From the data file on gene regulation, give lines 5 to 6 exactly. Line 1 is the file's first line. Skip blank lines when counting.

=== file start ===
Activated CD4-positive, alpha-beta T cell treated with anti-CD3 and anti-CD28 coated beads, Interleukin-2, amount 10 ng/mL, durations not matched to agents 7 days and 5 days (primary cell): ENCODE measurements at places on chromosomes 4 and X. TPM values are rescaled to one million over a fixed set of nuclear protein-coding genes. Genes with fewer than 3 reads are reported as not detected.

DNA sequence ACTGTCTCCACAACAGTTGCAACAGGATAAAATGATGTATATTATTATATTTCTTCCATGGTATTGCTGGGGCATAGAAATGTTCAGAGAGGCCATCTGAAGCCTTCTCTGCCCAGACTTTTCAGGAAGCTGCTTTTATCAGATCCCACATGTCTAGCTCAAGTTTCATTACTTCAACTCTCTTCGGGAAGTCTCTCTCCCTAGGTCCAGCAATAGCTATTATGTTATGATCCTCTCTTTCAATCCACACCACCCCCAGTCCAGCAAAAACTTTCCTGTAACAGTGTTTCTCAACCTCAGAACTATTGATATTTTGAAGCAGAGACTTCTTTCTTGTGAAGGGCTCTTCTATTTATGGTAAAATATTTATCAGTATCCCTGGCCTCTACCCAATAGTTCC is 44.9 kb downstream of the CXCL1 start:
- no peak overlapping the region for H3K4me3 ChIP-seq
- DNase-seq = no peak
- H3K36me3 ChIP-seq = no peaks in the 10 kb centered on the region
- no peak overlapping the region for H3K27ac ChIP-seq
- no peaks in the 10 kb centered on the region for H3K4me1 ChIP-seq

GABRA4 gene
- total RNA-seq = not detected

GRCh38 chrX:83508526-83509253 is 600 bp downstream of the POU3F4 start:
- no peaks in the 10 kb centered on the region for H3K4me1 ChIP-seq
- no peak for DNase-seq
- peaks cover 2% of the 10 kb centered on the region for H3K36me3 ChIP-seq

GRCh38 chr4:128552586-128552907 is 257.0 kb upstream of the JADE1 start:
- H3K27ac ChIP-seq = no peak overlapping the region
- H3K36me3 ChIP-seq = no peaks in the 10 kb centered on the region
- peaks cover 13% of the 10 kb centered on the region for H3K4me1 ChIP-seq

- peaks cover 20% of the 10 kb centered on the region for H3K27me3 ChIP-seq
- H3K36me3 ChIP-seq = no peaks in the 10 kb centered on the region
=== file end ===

- H3K36me3 ChIP-seq = no peaks in the 10 kb centered on the region
- no peak overlapping the region for H3K27ac ChIP-seq